Teepa Snow on Alzheimer's/Dementia and Driving
Dementia and Driving Resource Center
demands quick reaction time and fast decision making – because of this,
a person with Alzheimer's will eventually become unable to drive. Ideally, families should
talk openly about driving soon after a diagnosis of Alzheimer's. Making
decisions about when it is time to stop driving can be difficult, but
dealing with the issue early on can help ease the transition.
Having the conversation:
Losing the independence driving provides can be upsetting. It is
important to acknowledge a person's feelings and preserve his or her
independence, while ensuring the person's safety and the safety of
Starting the conversation:
- Initiate a dialogue to express your concerns. Stress the positive and offer alternatives.
- Address resistance while reaffirming your unconditional love and support.
- Appeal to the person's sense of responsibility.
- Reinforce medical diagnoses and directives. Ask the physician to
write a letter stating that the person must not drive. Or ask the
physician to write a prescription that says, "No driving." You can then
use the letter or prescription to reinforce the conversation.
- Consider an evaluation by an objective third party.
- Understand that this may be the first of many conversations about driving
When the conversation does not go well:
Some people give up driving easily, but for others this transition can
be very difficult. Be prepared for the person to become angry with you,
due to the memory and insight issues that are part of Alzheimer's.
- Be patient and firm. Demonstrate understanding and empathy.
- Acknowledge the pain of this change and appeal to the person's desire to act responsibly.
- Ask a respected family authority figure or your attorney to reinforce the message about not driving.
- If the conversation does not go well, do not blame yourself. The
disease can impair insight and judgment, making it difficult for people
to understand that their driving is no longer safe. Also the disease can
cause mood and personality changes that make reactions more pronounced.
- As a last resort, take away the car keys, disable the car or
remove the car completely. When you do any of these things, be sure to
provide safe, reliable alternative transportation.
Help is available:
Each situation is unique.
What works for one person may be different
from what works for another. You can get the information and support you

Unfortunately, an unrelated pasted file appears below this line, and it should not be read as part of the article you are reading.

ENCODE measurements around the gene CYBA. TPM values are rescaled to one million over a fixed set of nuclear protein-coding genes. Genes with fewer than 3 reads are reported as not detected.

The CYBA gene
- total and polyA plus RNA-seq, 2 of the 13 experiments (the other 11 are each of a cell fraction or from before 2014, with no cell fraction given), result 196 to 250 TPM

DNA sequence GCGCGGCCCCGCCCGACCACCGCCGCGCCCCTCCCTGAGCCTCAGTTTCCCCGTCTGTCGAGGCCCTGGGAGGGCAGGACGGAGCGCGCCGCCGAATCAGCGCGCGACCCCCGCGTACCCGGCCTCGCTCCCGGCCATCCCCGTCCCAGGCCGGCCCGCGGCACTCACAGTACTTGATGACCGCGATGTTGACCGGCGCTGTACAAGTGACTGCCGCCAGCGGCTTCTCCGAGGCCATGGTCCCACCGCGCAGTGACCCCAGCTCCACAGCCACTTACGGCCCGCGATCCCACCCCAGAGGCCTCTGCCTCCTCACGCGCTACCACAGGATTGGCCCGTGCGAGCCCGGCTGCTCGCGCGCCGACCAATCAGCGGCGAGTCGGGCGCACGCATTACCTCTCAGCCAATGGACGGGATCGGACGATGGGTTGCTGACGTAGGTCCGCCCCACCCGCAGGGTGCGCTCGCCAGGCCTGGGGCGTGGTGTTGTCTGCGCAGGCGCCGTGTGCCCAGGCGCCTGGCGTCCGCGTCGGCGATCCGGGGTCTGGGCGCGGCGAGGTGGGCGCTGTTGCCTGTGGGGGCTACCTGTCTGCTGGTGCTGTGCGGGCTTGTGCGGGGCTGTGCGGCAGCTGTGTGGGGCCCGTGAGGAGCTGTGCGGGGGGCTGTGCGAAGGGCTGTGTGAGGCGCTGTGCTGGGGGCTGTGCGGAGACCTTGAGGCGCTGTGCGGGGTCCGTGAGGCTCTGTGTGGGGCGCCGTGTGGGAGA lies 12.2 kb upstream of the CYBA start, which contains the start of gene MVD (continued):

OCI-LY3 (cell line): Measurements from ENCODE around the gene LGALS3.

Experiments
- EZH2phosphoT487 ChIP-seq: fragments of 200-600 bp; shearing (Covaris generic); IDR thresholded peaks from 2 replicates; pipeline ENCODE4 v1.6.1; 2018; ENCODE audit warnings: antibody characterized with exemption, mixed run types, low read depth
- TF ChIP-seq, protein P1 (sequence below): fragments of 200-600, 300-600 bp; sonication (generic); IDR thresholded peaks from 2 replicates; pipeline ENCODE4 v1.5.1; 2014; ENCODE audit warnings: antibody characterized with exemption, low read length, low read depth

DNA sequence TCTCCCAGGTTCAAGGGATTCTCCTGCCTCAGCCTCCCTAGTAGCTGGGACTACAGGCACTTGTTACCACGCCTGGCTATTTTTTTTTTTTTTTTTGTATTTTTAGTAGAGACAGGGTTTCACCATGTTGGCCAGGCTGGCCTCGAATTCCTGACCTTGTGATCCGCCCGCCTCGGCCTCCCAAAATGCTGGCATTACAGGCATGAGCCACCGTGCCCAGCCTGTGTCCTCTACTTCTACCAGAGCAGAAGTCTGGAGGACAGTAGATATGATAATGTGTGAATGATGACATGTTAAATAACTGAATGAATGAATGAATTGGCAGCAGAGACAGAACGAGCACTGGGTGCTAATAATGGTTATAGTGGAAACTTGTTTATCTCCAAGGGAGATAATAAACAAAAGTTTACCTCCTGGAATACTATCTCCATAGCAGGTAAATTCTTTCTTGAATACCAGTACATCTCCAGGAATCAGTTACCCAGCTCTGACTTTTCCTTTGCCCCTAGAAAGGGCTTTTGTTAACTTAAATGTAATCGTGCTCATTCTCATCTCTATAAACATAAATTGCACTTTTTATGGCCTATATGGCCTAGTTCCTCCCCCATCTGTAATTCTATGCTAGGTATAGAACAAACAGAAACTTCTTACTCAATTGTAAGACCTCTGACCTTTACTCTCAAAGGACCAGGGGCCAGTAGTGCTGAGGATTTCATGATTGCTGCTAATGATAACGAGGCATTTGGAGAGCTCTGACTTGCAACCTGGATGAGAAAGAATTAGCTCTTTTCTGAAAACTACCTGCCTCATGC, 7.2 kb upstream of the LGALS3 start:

need from the Alzheimer's Association.
Call their 24/7 Helpline: 800.272.3900
Learn the facts about driving safety.
Plan ahead before driving becomes an issue. This provides an opportunity to make choices and maintain independence and safety.
For people in the early stages of Alzheimer's, it is never too soon to
plan ahead for how you will get around when you can no longer drive.
Putting a plan in place can be an empowering way to make your voice
Tips for planning ahead:
- Remember that each situation is unique. What works for one person
may be different from what works for another. You can get the
information and support you need from the Alzheimer's Association at
- Involve family and close friends in the plan.
- Confront resistance. Empathize with those who are uncomfortable
having the conversation and stress the importance of preparing for the
- Develop an agreement for all to share that includes practical
safety steps, such as a periodic driving assessment, a GPS monitoring
system for the car, and alternate transportation options.
Sign a driving contract.
A driving contract allows you to share directions for what you would like to happen when you can no longer drive.
Driving is not the only transportation option available. There
are many options people can explore that will allow them to continue to
travel independently and remain in control of their mobility.
- Transition driving responsibilities to others. Arrange for family members and friends to provide transportation.
- Use special transportation services for older adults. Access local resources using the Eldercare Locator at www.eldercare.gov.
- Reduce the need to drive by having prescription medicines, groceries or meals delivered.
Signs of unsafe driving:
Determining when someone can no longer safely drive requires
careful observation by family and caregivers. The following list
provides warning signs that it's time to stop driving:
- Forgetting how to locate familiar places
- Failing to observe traffic signs
- Making slow or poor decisions in traffic
- Driving at an inappropriate speed
- Becoming angry or confused while driving
- Making errors at intersections
- Confusing the brake and gas pedals
- Returning from a routine drive later than usual
- Forgetting the destination you are driving to during the trip
At the earliest stages, a person with Alzheimer's disease may begin
to have difficulty with complex tasks such as driving. Although family
and caregivers can watch for signs of unsafe driving, a proactive
strategy would be to get a comprehensive driving evaluation by an
occupational therapy driving rehabilitation specialist.
provides a more objective understanding of the current impact of the
disease on driving capacity and results in a plan of options. The goal
is always to retain the highest level of independence and mobility in
Initial recommendations may include strategies to reduce
driving risk during the early part of the disease. The occupational
therapist can offer strategies specific to the individual’s goals and
The American Occupational Therapy Association website includes a
national database of driving specialists as well as a wealth of
resources for both persons with Alzheimer’s disease and their families.